"Don't put that in your mouth! You don't know where it's been!" You can't always prevent a child from trying to eat a piece of candy that has fallen on the floor. But you can reach out and grab the candy before it goes into the child's mouth. And despite your best intentions, children will sometimes manage to swallow something unsavory and end up sick, so you have to put them to bed and give them medicine until they're well. Like kids who are innocently oblivious to the dangers of unclean food, computer users attach their laptops and mobile devices to your network after taking them from the office and working with them on unsecured networks. It's enough to make you want to yell: "Don't let that on my network! I don't know where it's been!"
That unappetizing analogy came to me during a recent briefing on Microsoft's Network Access Protection (NAP) technology, which is part of Windows Server 2008 (formerly code-named Longhorn) and Windows Vista. If you have policies about what requirements make a machine safe to access your network, NAP gives you a way to enforce those policies and remediate non-compliant machines so that they can come back onto the network once they meet your policy requirements again. If a machine doesn't have the correct level of security patch or the latest antivirus definitions or doesn't meet your other policy requirements, NAP catches the machine before it accesses network assets and keeps the machine isolated until the problem has been fixed.
Early NAP Adopters
Microsoft's Mike Schutz told me that early adopters are already using NAP in industries such as education, financial services, and professional services. In education, for example, Mike said, "especially with lots of students coming back on campuses with their laptops, administrators want to be able to set policies so that these laptops come back on the network and don't infect it. One of our early beta customers is Louisiana State University—LSU—which has already deployed NAP across part of the campus and is currently enforcing NAP using DHCP. Even internally at Microsoft we have over 75,000 clients that are enforced using NAP at the Redmond campus and parts of Latin America and parts of EMEA \[Europe, the Middle East, and Africa\], all centrally managed in Redmond."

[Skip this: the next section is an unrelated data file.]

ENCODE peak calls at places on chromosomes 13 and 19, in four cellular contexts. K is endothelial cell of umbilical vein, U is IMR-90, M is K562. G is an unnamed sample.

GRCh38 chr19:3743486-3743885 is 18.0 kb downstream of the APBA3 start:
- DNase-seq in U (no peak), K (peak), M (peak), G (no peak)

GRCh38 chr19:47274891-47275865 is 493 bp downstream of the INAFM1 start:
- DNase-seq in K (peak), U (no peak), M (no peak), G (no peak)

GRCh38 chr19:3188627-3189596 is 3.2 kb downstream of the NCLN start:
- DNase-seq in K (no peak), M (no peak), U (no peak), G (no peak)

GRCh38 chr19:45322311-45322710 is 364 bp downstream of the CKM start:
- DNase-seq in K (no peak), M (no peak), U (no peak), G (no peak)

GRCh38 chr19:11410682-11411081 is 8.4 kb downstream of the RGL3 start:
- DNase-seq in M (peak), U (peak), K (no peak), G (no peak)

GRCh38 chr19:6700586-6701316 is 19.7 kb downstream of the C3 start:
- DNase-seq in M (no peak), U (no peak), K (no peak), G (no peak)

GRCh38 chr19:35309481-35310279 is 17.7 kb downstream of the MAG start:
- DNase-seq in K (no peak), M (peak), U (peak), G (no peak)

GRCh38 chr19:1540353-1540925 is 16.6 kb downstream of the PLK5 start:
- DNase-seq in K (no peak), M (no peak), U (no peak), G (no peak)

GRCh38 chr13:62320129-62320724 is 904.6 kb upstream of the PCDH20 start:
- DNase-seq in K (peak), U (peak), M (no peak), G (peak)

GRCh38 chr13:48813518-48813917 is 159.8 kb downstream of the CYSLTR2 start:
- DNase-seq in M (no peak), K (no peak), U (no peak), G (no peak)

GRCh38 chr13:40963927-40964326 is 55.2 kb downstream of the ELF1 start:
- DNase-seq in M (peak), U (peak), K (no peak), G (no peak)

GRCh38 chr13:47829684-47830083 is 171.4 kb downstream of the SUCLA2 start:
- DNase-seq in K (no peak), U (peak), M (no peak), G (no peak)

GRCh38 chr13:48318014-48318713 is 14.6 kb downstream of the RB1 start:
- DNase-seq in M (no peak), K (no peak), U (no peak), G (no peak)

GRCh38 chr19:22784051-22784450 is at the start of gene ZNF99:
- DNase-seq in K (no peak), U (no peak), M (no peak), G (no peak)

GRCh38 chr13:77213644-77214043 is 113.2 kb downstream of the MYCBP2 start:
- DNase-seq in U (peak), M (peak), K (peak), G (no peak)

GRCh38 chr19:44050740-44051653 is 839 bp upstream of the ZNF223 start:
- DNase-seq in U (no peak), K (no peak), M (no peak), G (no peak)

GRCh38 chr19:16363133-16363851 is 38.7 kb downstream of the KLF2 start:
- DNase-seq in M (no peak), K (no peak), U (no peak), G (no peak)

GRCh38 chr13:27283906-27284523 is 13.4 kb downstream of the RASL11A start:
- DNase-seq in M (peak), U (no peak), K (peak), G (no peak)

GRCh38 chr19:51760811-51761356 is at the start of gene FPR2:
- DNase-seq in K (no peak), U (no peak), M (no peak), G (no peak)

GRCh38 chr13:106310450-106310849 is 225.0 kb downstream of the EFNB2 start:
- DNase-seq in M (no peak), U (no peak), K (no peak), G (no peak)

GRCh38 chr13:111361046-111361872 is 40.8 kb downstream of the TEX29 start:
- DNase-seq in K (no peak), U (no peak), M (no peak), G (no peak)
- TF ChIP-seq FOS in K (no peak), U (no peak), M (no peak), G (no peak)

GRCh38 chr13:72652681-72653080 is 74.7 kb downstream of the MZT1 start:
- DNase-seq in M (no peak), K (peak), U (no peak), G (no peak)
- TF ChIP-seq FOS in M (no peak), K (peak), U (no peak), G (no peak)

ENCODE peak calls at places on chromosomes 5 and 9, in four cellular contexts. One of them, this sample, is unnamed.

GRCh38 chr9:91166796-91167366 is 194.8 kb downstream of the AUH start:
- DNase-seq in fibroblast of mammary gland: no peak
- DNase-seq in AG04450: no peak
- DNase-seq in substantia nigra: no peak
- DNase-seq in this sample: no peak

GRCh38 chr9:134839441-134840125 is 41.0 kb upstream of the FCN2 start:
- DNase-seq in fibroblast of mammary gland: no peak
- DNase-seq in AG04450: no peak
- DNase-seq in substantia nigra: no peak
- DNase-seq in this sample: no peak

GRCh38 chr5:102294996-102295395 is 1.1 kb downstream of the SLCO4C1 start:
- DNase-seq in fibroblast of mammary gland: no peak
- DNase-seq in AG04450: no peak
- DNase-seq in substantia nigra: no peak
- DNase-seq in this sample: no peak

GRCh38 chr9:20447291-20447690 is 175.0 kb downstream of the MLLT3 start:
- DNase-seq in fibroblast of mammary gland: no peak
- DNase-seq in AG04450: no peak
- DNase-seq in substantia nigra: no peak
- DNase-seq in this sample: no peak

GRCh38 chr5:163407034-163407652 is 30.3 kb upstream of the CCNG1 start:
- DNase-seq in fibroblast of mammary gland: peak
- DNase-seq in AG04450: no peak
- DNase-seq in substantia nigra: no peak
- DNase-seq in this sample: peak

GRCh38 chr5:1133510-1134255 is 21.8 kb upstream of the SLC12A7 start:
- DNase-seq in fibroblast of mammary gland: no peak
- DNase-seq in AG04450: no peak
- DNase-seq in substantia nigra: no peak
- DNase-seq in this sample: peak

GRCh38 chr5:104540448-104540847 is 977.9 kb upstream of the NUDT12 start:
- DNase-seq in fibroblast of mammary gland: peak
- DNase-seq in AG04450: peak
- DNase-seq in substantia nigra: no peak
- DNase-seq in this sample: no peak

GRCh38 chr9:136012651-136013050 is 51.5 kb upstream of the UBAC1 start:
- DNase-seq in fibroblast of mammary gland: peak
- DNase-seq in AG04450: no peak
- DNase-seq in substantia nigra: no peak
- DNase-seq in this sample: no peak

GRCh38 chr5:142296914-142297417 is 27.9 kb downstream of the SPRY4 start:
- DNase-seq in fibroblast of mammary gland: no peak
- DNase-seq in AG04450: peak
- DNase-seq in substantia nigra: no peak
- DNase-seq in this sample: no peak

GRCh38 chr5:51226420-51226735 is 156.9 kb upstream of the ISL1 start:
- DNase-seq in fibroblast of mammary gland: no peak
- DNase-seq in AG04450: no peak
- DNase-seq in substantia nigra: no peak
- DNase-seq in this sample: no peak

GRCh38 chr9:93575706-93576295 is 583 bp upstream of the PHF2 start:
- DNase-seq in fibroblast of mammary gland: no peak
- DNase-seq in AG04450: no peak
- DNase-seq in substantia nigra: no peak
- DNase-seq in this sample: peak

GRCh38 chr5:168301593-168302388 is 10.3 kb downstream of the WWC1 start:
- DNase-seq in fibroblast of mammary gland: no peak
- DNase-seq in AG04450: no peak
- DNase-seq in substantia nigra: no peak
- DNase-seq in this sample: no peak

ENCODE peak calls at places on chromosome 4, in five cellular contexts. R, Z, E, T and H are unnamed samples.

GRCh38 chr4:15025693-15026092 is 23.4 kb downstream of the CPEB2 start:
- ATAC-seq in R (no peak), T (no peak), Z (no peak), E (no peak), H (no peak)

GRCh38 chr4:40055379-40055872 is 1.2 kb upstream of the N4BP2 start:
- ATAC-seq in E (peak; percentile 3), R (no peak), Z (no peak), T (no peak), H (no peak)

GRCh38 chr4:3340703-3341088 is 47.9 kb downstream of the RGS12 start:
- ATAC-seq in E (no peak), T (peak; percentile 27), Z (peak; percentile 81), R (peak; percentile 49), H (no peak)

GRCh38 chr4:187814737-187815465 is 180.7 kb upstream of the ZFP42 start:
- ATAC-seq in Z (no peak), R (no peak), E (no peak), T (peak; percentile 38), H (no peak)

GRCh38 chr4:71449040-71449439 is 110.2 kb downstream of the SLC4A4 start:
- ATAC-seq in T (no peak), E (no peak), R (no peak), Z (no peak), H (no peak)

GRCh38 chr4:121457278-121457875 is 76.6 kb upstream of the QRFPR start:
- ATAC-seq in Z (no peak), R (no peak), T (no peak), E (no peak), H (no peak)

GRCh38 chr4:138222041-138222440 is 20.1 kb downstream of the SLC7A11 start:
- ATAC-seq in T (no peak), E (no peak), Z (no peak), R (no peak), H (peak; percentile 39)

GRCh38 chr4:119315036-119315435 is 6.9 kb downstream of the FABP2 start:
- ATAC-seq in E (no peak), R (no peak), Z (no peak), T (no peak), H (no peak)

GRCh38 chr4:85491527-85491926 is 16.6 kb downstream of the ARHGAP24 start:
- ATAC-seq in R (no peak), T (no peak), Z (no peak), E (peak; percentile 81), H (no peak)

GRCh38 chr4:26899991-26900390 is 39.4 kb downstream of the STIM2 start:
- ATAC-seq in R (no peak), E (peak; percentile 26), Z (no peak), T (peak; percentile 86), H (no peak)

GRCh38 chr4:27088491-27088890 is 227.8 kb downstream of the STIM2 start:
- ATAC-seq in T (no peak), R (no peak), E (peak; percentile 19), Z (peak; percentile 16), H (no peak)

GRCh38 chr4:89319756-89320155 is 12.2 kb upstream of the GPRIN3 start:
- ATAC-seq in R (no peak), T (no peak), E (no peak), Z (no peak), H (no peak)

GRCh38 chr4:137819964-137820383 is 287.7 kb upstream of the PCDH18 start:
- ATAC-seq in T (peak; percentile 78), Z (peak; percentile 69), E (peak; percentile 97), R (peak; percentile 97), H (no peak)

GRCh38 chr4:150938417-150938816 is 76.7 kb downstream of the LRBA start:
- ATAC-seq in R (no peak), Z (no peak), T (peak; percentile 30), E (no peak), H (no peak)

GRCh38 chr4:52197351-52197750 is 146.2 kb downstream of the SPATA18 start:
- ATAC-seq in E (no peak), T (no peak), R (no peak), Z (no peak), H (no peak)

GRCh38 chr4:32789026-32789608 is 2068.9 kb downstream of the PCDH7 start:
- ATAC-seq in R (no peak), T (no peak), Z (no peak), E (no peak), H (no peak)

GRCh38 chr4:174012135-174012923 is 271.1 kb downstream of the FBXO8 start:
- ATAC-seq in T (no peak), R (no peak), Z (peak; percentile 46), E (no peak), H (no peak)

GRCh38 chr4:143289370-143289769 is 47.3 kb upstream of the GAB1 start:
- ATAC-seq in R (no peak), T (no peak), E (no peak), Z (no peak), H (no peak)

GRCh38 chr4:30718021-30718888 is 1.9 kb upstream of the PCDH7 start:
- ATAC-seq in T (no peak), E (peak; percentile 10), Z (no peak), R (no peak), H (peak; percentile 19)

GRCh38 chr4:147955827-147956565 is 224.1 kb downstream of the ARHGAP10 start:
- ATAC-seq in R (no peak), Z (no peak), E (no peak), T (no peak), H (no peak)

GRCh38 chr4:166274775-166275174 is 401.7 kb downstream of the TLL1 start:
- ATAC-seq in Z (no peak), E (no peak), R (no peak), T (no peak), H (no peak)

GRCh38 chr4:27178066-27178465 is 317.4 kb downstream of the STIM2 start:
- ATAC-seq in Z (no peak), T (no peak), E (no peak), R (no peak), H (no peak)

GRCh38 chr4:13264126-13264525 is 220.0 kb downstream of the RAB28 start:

NAP and Interoperability
Education environments make perfect sense as early adopters of NAP, and Microsoft's recent announcements about NAP interoperability also seem relevant for universities, which tend to have a lot of non-Windows systems. And Microsoft's NAP solution is not the only player on this field. Microsoft's Henry Sanders (a Microsoft Distinguished Engineer and the general manager of the Core Networking and Collaboration group in Windows Networking), explained, "\[T\]here are three primary NAC architectures: Microsoft's NAP, the Trusted Computing Group's Trusted Network Connect (TNC), and Cisco's Network Admission Control, or C-NAC. In September, Microsoft announced an interoperability agreement with Cisco's NAC solution. At the \[recent\] Interop trade show, Microsoft announced that NAP would now be interoperable with the Trusted Computing Group's TNC. The TNC agreement makes NAP's Statement of Health (SoH) protocol, included in Windows Vista, the standard client-server communication protocol within TNC. We are very excited because, with this announcement, Microsoft's NAP is now interoperable with the two other primary NAC architecture solutions, TNC and Cisco's NAC."
Sanders continued, "\[O\]rganizations can now standardize on the (SoH) client protocol, regardless of their NAC infrastructure. The SoH client is available in Windows Vista, will be available in the next service pack of Windows XP, and through NAP partners for non-Microsoft operating systems. One of our NAP partners, Avenda Systems, is releasing a NAP client for the Linux operating system. The broad level of interoperability removes a major adoption barrier by providing investment protection, because organizations can deploy NAP into their existing infrastructure without having to rip and replace their existing investments."
Security: People and Machines
To keep your network secure, you need to know not only who is accessing your resources but also the health of their machines. NAP is designed to keep your network safe no matter where your users have taken their devices, but you need to do your part by devising the appropriate policy requirements that determine what NAP is looking for. As Mike put it, you have to know "what healthy means to you. That changes for each organization, so you have to define a security policy. That's not a statement about technology; it's people and processes. Then, you think about how to enforce that policy, and that's where NAP comes in."